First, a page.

5.0 out of 5 stars The algorithmic mind, 17 Oct 2005
By 
Stephen A. Haines (Ottawa, Ontario Canada) - See all my reviews
(HALL OF FAME REVIEWER)    (REAL NAME)   
This review is from: How the Mind Works (Paperback)
Unravelling the mechanisms of human thinking and emotions is garnering increased attention from dedicated scientists and thinkers. Old attitudes and preconceptions are being swept away by newer ideas based on firm research. Steven Pinker has assembled these results to provide an outstanding synopsis of cognitive studies. He refers to the old views of the mind's working as "mysteries." Pinker, as a good scientist, applauds the updating of mental "mysteries" to "problems" capable of resolution. He makes no claim to the problems all being solved, or, in a few instances, even being identified. His approach, however, is a refreshing and innovative one, aimed at anyone wishing to gain an understanding of what it means to be human. As might be expected from the man who wrote The Language Instinct, he's a master of illustrative example and with many anecdotes for teaching the reader.
Pinker uses evolutionary roots as the foundation for his presentation. Like it or not, our genes carry a large part of our mental processes. The mind is not a "blank slate," but is born with vast supply of historical information on which to build as it matures. The "cultural environment" so dear to some commentators makes only a small contribution to who we become as adults. Even a child's peer groups influence its development more than does parental input, and by a huge margin. This situation arises because the mind is an algorithmic processor. It is essentially independent of an individual's environment, with a built-in learning capability to select from the wide spectrum of inputs. To Pinker, this essentially unconstrained process is part of the evolutionary path. Children's independence reflects the need of natural selection to sort among "what is" to arrive at what "will be" in the future. There are certainly no guarantees of how development will proceed over generations.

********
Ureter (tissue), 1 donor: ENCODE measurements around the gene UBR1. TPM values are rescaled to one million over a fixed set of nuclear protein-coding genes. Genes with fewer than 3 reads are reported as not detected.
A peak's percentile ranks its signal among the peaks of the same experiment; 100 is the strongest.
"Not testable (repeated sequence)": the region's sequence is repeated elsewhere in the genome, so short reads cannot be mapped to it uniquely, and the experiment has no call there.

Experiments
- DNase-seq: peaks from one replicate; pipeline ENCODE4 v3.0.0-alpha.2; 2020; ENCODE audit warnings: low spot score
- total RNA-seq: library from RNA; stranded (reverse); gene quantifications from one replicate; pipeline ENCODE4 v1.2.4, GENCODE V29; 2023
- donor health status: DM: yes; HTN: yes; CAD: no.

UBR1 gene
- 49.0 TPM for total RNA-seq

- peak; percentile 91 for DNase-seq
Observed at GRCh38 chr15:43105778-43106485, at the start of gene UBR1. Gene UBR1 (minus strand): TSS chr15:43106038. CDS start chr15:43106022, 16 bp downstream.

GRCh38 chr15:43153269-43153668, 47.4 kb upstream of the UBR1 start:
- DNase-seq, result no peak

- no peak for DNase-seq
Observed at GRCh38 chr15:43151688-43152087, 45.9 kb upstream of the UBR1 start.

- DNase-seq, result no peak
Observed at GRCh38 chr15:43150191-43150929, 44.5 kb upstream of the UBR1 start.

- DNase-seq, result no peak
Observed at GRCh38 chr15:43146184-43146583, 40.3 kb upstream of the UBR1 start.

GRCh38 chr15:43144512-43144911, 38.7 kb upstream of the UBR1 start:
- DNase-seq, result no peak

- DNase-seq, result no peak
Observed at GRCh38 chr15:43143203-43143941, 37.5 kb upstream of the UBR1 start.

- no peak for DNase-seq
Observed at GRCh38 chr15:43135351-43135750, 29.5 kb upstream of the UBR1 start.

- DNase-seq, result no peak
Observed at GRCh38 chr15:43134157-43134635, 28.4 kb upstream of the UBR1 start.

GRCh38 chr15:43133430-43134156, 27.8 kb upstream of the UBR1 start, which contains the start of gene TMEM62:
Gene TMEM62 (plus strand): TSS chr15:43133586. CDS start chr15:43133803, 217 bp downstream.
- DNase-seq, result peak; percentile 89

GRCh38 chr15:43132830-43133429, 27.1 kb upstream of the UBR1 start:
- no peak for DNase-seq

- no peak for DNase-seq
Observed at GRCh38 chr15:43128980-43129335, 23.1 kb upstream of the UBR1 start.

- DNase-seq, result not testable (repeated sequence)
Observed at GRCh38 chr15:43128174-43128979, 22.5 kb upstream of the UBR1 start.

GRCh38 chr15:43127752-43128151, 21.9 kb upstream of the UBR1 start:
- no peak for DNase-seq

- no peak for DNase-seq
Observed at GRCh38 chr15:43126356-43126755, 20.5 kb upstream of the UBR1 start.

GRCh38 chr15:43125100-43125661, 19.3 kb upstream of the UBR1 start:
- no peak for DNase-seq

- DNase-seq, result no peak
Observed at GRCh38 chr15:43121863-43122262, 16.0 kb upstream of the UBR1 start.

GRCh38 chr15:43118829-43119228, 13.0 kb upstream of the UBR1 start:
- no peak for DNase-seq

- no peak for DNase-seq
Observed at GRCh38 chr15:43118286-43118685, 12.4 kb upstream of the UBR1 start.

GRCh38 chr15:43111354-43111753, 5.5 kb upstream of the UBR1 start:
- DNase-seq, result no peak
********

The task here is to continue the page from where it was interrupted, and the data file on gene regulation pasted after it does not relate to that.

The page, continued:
The computational image is based on "problem-solving." When to take a step, avoid predators, seek a mate, find food. Clearly, as Pinker states, computational mind processes are as universal as brains. Therefore, in Pinker's view, each brain develops modules for dealing with these issues. Like any powerful computer, he stresses, the mind depends on parallel processing for flexibility. How else, for example, could the brain control breathing while also thinking about a Mozart string trio? As humans evolved, they either added new problem-solving modules, or improved on the inherited ones. This is an algorithmic process - adding small instructions over time as adaptations to changing conditions. It is clearly a universal evolutionary process that has achieved enormous expression in the human species. Each acquired "tactic" could be passed down through generations, with each successful transmission building on an inherited base.